Kepler Failure Interrupts Science Data Collection

Kepler Hardware Failure causes it to temporarily stop observations

The Kepler Satellite, known for many discoveries of planets outside of our solar system, has experienced the failure of one of it’s four reaction wheels which keep it pointed for these observations. Reaction Wheel #2 (RWA) has been turned off leaving the three remaining wheels to control the X,Y,Z axis of the observatory. Full control can be maintained with these three wheels. The Kepler team completed another monthly science data download over July 29-30, 2012. The Quarter 13 Month 2 data downlink was interrupted by the pointing error anomaly that Kepler experienced from July 14, 2012 through July 19, 2012. The anomaly was detected during a routine semi-weekly contact with the spacecraft on July 16, 2012.

The apparent cause of the anomaly was failure of reaction wheel #2 of the spacecraft’s reaction wheel assembly. Recovery actions included configuring the spacecraft to operate on three reaction wheels. Meanwhile, engineers have continued to evaluate spacecraft telemetry to aid in root cause analysis for the reaction wheel #2 anomaly. Further analysis will determine what additional actions are needed to mitigate against a similar anomaly on the spacecraft’s remaining reaction wheels.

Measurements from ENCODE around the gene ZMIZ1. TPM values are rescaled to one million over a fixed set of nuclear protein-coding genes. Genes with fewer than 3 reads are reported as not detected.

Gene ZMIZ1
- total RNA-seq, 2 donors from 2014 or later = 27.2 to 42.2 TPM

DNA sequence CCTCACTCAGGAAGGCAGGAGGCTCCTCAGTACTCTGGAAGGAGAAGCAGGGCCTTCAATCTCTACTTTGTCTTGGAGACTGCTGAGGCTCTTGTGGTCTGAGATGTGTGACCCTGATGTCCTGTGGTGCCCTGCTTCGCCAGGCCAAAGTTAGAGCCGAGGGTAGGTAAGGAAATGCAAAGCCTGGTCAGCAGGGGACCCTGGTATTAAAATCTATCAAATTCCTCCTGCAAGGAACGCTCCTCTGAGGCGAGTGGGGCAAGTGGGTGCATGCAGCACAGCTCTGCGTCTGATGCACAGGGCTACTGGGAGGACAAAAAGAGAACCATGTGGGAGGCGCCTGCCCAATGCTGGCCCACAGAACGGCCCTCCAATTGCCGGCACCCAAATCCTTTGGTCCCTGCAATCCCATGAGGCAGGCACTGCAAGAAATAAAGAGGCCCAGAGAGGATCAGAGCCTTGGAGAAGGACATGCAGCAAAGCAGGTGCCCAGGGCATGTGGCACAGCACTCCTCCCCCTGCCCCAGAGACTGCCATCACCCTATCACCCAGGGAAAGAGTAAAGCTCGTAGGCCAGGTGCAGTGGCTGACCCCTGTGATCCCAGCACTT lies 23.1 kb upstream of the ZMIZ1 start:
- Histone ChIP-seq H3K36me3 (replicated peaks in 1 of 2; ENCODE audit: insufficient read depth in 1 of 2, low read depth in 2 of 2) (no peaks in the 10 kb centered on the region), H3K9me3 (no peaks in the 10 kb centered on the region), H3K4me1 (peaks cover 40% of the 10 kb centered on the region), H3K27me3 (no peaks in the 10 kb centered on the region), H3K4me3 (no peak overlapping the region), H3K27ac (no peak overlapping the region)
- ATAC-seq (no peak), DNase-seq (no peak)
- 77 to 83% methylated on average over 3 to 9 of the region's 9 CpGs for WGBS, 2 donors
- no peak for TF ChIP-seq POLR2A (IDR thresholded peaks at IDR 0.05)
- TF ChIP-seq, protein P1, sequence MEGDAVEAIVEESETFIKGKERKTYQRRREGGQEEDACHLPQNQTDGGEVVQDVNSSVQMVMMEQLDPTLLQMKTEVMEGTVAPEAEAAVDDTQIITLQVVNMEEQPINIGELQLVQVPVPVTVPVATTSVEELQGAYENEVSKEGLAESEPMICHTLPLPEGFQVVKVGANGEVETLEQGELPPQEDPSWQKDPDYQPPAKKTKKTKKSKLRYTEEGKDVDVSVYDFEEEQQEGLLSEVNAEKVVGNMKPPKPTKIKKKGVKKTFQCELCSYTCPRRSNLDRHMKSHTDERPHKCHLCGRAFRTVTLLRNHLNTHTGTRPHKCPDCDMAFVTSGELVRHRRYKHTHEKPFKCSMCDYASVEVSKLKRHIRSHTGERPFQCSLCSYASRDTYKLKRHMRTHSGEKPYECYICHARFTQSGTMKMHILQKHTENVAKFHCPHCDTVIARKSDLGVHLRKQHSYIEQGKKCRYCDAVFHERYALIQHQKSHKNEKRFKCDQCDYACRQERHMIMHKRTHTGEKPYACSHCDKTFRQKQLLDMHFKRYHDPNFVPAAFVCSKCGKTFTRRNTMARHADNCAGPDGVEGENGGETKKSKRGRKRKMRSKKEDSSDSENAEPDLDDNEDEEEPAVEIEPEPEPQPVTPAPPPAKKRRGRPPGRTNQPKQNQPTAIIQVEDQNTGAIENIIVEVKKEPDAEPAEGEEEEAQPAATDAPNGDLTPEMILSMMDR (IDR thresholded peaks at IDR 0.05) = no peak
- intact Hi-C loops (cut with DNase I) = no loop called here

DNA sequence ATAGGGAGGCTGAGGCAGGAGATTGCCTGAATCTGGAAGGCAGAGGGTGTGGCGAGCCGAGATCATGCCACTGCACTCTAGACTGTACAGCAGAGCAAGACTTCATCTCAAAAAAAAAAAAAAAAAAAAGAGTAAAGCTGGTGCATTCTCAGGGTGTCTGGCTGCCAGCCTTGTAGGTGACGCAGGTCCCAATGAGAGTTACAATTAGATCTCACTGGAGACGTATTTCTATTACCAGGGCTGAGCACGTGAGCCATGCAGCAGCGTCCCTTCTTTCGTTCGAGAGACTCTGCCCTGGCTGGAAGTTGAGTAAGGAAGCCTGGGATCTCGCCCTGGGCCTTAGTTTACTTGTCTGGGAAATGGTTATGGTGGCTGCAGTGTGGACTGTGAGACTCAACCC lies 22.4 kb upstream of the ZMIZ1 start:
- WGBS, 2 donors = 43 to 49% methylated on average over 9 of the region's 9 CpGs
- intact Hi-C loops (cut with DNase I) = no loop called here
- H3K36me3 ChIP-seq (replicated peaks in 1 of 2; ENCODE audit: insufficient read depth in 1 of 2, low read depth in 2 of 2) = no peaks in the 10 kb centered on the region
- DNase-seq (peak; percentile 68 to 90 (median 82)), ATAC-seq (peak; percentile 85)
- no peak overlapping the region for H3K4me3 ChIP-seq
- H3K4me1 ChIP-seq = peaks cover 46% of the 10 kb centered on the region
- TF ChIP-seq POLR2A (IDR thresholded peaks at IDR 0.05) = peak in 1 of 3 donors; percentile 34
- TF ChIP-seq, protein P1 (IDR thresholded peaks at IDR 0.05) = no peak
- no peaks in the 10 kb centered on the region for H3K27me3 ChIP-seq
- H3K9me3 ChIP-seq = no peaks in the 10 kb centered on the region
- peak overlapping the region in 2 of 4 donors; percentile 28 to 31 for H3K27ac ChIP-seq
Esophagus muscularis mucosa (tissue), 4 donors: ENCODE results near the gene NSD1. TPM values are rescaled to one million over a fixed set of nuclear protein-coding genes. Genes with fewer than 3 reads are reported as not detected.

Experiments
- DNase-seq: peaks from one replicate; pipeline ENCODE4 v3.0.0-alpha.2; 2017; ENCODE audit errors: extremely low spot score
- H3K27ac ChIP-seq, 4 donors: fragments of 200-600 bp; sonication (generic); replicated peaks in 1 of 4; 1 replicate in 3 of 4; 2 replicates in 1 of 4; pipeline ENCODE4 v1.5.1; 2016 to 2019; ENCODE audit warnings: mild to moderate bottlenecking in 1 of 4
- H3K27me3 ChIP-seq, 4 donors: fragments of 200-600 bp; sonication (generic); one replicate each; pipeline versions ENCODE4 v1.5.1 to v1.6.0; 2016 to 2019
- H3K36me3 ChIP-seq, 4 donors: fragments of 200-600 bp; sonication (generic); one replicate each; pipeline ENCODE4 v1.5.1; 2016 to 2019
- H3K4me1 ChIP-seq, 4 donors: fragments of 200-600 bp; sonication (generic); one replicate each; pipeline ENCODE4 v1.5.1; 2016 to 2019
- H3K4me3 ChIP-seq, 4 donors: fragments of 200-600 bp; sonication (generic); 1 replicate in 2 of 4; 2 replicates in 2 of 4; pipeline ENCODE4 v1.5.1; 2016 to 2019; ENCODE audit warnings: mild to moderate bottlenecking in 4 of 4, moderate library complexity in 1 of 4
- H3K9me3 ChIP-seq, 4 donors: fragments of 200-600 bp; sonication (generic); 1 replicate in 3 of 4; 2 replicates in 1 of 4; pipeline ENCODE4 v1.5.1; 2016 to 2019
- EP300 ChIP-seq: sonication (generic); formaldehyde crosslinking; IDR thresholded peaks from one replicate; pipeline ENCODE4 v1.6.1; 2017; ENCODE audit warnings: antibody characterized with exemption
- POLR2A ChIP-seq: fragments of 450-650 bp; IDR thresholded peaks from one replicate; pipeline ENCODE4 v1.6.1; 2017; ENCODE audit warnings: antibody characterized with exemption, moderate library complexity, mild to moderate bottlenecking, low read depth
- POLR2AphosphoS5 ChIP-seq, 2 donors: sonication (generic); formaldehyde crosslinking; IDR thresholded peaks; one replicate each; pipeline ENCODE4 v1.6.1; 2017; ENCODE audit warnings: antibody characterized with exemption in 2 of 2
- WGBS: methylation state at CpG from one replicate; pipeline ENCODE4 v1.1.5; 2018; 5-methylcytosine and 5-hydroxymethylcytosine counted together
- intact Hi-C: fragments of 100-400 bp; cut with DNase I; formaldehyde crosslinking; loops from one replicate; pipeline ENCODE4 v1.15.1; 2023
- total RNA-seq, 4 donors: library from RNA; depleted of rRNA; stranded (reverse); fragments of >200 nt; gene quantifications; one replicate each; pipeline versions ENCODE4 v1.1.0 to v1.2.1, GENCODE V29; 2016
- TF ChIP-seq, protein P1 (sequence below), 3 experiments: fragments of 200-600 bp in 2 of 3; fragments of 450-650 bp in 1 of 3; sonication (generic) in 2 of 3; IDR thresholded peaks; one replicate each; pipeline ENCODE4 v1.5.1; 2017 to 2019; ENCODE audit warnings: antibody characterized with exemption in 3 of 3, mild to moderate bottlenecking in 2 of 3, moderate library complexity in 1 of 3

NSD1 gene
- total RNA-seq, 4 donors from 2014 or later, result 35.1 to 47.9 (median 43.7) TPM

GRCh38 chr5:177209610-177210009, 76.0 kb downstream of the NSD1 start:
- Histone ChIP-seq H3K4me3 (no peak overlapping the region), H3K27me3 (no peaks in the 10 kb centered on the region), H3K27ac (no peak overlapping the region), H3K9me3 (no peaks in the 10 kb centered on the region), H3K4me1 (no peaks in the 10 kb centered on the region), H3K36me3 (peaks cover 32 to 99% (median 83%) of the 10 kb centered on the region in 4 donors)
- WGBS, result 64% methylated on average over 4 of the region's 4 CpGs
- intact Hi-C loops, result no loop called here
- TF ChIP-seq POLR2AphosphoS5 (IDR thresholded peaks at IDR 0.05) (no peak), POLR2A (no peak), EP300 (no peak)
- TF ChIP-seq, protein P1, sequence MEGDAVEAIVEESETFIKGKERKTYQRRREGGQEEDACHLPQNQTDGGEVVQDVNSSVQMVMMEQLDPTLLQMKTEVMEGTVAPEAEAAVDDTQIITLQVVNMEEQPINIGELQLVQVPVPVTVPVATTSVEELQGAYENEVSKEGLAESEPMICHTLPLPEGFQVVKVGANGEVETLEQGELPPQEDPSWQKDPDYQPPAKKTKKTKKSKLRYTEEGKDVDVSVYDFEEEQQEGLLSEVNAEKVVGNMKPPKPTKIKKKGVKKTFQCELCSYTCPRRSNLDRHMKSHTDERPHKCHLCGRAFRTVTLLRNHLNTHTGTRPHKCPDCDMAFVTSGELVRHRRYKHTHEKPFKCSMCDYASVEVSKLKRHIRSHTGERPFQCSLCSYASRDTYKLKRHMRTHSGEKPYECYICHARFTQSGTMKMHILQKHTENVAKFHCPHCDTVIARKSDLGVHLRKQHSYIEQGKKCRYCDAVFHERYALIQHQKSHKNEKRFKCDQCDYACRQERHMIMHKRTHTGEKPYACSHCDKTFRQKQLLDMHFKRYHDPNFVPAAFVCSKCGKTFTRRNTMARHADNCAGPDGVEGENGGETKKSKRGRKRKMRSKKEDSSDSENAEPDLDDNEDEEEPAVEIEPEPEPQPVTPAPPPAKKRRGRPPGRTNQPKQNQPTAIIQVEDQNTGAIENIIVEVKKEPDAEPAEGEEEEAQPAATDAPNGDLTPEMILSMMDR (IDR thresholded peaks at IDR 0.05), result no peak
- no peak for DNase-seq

The team began anomaly response procedures on July 19, 2012, by removing an unresponsive reaction wheel from the spacecraft’s attitude control processes, down linked diagnostic data and returned to normal science data collection.

Initial assessment shows that the anomaly appears to be isolated to reaction wheel #2. The RWA consists of four reaction wheels mounted on non-orthogonal axes. The wheels are actively redundant. This means that all four wheels share the load for momentum management and attitude control of the spacecraft. The spacecraft design is tolerant to the failure of a reaction wheel and can meet all mission objectives operating with three wheels.

About the author

Recipient of many prestigious NASA Awards including the Exceptional Public Service Medal and the Robert H. Goddard award. Experience includes working for NASA, as a contractor, in satellite design, construction and operations. Expert in the satellite operations concepts and ground systems including command, control, and science data processing.